Sensos of Sight and Feeling : Or (5.) Proper ;

as Colours are to the Sight only. Lastly, ObMaterial. jects are (6.) Material ; as the Body of a Man Formal. is of Anatomy, Physic and Surgery ; or (7.) For.

mal ; as Dillecting, Curing or Healing of the Body, conflitute the formal Objects of those three

Arts. Of Number. Number is that Affection of Being, wherein

many singie, distinct, and separate Subitances are considered as existing together, and making one Idea in the Mind ; as such and such a Quotient of Men, Trees, Houles, &c. When several Numbers are added, multiplied, or divided, the

Result is callid the Sum, Product, and Quotient, Quantity dif. respectively. Number is faid to be discrete

Quantity; as Magnitude is call’d continued Quantity. Number is finite, indefinite, or infinite, as

well as Magnitude. See Unity, &c. Order, what. Order is that Affection of Being, wherein

one Thing is consider'd as existing before, together with, or after another Thing, and therefore may be said to be prior, simultaneous, or posterior to it.

Order is fix-feld, viz. (1.) Of Of Mature. Nature ; thus the Father is before the Son. (2.) Time. Of Time ; thus Spring is before the Summer, and Place.

Autumn after it. (3.) Of Place; as the Horse Dinity.

is before the Cart. (4.) Of Dignity; as the King is before a Duke. (5.) Of Science ; thus

crite.

Science.

a Line must be known before an Angle. (6.)
Of Number; as the Fourth is next in Order be- Number.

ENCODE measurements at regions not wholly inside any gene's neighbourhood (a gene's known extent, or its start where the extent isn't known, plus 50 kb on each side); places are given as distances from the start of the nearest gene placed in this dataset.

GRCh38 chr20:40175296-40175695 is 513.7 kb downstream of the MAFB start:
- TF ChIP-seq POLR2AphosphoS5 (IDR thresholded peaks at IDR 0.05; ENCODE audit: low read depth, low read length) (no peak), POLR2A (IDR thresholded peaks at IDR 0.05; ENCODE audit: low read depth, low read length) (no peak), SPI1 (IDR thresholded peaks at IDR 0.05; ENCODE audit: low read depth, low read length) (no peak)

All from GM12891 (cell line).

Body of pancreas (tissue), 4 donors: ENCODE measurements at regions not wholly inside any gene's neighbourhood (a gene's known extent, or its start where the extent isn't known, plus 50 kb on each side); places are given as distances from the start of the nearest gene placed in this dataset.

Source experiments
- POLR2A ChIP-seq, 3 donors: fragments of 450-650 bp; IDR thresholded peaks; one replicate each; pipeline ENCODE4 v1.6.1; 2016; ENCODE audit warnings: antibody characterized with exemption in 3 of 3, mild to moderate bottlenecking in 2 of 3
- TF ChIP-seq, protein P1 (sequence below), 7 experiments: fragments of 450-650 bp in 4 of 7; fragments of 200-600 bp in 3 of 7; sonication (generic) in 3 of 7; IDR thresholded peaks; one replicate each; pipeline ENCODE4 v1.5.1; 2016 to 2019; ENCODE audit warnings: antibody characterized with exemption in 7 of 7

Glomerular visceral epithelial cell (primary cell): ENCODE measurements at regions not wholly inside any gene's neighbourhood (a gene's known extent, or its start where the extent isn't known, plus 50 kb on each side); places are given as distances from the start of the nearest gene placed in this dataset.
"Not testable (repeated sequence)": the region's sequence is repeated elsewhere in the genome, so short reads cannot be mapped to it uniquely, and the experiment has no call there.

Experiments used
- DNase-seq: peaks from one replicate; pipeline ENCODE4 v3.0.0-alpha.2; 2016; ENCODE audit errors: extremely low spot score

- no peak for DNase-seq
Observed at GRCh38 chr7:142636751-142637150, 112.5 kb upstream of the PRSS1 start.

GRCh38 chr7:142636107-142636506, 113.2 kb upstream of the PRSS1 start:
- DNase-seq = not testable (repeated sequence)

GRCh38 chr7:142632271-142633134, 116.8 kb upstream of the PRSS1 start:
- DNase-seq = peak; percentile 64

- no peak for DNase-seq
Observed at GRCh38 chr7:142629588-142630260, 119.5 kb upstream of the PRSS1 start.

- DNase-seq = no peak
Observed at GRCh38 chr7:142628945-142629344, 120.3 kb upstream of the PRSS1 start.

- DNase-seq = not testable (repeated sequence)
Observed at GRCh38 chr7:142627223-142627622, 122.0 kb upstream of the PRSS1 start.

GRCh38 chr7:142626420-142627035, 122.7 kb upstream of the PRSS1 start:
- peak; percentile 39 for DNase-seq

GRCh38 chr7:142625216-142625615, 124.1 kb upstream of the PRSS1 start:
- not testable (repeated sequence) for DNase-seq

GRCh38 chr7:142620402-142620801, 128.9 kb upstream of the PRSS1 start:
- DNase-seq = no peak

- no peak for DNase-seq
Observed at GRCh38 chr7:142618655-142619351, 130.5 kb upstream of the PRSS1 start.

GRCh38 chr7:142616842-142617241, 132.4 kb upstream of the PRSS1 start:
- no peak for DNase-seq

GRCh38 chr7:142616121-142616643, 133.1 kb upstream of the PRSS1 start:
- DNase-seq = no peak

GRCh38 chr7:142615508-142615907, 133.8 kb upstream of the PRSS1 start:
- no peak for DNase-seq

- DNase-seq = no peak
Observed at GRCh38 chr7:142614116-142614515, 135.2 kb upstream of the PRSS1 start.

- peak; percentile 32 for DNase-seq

fore the Fifth, and after the Third.

Time, as consider'd by Ontologists, is that Part Of Time.
of Duration, which terminates the Interval of
the Existence of Things; or if consider'd phy-
fically, is what we call successive Duration ; and
is divided into the Past, the Present, and the Fu-
ture, as is well known. See more of this under
Philosophy; and concerning the Measures, and
Civil Divisions of it, under the Title of Chro-
nology.

Ubiety is a Term used with respect to spiritual Of Ubiety and Beings, as Locality is with regard to corporeal Locality. ones, and is the very fame Thing, viz. that Part of Space which circumscribes the Existence of Things at any given Moment of Time, and is commonly call’d their Place. See Space far- Place, what. ther explain'd under Philosophy. Place is the Situation of Bodies ; and is two-fold, viz. (1.) Is two-fold, Absolute, which is that Part of Space any Being Relative. fills up or possesses, consider'd simply in itfelf. (2.) Relative, which is that Situation any Being has with respect to other quiescent Bodies around it.

Unity is that Affection whereby any Thing Of Unity, and subsists singly and alone in our Minds, from all Union. others of a like Kind; and it is either simple or compound as to the Substance existing, as one Flower, or one Nosegay. Union is that whereby two or more Things become one, or are so consider'd; as Metals, in Fusion, run together, and make one Substance; thus States unite under one Government. Unity and Multiplicity, Singularity and Plurality, are Opposites, and nearly of the same Signification in the like Terms of each.

Verity or Truth is divided by Ontologists into, Of Verity or (1.) Metaphysical Truth, which consists in a per

Truth. feet